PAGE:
How to make – and stick to – a business budget
When it comes to budgeting for farm businesses, financial advisors say greater adaptability in managing variable income, carefully consideration of what constitutes a true farm expense and financial clarity can all go a long way.
For Darrell Wade, founder of Farm Life Financial, an advisory and farm-planning firm based in Peterborough, Ont., transition planning provides a good opportunity for both incoming and outgoing generations to understand the parameters in which they must operate.
Budgeting for both parties, that is, starts with sharing a clear cash flow statement. That statement can then be compared to lifestyle expectations, projected changes in expenses and other variable factors to determine what is required to stay profitable.
“The only way it will work is if there is clarity on the financial side,” Wade says. “It’s not about what we make from an asset, it’s what we keep.”
Stephanie Holmes-Winton, founder of Cacheflo, a Halifax-based financial technologies company specializing in spending management, says many farmers hit budgeting barriers because they don’t adequately separate true business expenses from personal and family ones.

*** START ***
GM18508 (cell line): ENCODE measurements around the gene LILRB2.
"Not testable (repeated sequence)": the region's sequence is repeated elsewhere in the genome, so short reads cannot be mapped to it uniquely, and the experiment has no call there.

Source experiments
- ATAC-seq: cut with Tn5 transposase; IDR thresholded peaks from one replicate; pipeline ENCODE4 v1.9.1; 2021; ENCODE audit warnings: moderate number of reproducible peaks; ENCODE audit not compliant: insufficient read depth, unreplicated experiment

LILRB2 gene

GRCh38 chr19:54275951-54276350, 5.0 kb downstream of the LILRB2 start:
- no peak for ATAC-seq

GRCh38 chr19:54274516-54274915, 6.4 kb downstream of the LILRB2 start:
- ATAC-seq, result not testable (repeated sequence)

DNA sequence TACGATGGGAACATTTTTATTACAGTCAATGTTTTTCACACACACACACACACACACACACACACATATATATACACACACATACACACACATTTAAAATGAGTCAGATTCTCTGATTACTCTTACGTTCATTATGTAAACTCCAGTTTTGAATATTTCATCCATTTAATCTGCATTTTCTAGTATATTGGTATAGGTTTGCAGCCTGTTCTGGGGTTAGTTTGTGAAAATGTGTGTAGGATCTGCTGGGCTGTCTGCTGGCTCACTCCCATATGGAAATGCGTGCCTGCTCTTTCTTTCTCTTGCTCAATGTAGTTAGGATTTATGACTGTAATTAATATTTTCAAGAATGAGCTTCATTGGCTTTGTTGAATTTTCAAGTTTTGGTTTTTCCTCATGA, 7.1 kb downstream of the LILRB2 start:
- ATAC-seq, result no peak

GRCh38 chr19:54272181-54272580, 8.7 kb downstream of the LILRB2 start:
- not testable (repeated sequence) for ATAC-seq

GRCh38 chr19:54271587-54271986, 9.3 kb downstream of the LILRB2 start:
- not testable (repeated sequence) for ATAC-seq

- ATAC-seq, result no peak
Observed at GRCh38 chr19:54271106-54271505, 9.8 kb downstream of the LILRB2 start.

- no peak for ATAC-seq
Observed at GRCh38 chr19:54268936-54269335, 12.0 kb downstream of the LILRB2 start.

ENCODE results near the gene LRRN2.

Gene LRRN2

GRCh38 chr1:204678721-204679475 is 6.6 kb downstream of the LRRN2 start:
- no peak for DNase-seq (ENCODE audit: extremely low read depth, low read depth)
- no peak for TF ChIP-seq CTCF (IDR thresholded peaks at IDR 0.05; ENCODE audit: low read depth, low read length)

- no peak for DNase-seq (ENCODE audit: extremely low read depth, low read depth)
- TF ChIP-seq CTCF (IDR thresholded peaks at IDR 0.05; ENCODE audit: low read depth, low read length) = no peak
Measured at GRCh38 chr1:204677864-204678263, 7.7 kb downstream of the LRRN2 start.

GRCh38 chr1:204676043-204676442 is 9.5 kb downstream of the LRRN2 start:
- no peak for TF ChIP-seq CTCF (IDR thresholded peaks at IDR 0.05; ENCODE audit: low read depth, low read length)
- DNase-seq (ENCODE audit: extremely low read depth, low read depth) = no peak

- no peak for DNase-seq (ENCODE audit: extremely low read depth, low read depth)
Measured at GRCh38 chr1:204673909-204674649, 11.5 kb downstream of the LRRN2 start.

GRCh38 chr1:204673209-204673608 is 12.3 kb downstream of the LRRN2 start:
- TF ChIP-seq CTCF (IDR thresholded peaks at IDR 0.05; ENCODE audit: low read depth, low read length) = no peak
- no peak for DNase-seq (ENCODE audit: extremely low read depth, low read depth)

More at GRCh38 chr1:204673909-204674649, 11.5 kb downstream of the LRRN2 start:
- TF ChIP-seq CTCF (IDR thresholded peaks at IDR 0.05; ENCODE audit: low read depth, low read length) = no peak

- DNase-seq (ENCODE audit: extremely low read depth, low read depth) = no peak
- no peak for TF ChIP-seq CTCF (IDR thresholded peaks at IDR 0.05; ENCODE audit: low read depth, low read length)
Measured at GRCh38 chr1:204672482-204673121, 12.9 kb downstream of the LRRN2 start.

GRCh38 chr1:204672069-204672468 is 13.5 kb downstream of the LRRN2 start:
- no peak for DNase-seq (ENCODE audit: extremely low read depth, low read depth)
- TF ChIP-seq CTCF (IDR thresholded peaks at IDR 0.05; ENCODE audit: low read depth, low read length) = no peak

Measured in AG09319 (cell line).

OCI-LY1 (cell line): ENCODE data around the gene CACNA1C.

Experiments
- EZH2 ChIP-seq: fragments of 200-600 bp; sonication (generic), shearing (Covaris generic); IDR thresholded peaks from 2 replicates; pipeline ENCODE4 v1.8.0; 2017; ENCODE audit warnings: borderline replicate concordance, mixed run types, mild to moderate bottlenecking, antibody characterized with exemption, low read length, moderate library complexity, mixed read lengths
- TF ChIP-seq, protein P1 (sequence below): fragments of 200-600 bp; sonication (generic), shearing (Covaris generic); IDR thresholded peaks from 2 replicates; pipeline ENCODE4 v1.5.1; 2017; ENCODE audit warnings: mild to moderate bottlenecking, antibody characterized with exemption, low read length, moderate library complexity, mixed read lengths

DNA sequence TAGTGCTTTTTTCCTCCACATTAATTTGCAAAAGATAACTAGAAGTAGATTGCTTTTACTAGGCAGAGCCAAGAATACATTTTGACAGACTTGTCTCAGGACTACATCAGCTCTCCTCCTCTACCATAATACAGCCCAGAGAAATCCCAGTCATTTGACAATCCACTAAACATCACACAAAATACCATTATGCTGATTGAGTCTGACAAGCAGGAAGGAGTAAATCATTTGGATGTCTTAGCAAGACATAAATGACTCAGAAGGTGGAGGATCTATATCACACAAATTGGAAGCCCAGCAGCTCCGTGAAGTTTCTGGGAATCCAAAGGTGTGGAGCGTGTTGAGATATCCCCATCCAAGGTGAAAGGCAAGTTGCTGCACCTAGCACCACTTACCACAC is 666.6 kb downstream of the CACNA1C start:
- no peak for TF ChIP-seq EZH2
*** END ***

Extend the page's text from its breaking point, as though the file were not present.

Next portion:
We tend to tighten our spending when times are lean, but don’t always pay debt back when times are good.
A true farm expenses, for example, might include a payment for a combine or tractor. A payment for a new and perhaps less-then-necessary pickup truck might not qualify. This sort of expense can easily overextend a family when it doesn’t have to, says Holmes-Winton. The stress is less likely if the expense is paid for with personal income.
“If you just have a big loan on the entire property, a portion is technically your house. You can estimate how much the mortgage payment would be and take it from your salary,” Holmes-Winton says, adding the salary can also be taken as an expense – just like fuel, feed or “anything else you would need.”
“We tend to tighten our spending when times are lean, but don’t always pay debt back when times are good,” she says.
The variability of year-to-year farm income can make budgeting even more challenging, says Lise Deleurme, an accountant based in Notre-Dame-de-Lourdes, Man. For this reason, sticking to a pre-established budget isn’t always desirable.
Indeed, it might be necessary to, for example, reduce investment plans in order to reduce potential variability. That could result in planting a crop that brings less overall revenue but is more likely to succeed despite significant weather challenges.
Because profitability is partially determined by initial costs, Deleurme reiterates it’s important to know costs per acre or hectare, as opposed to just a general idea.
“It’s definitely an area I think people need to work on a little more,” Deleurme says.
Sticking to a budget can be tough, especially in a farm operation. Financial experts advise managing the farm budget by having a clear cash flow statement, removing personal expenses from farm business expenditures and building flexibility into the farm management plan.
Article by: Matt McIntosh
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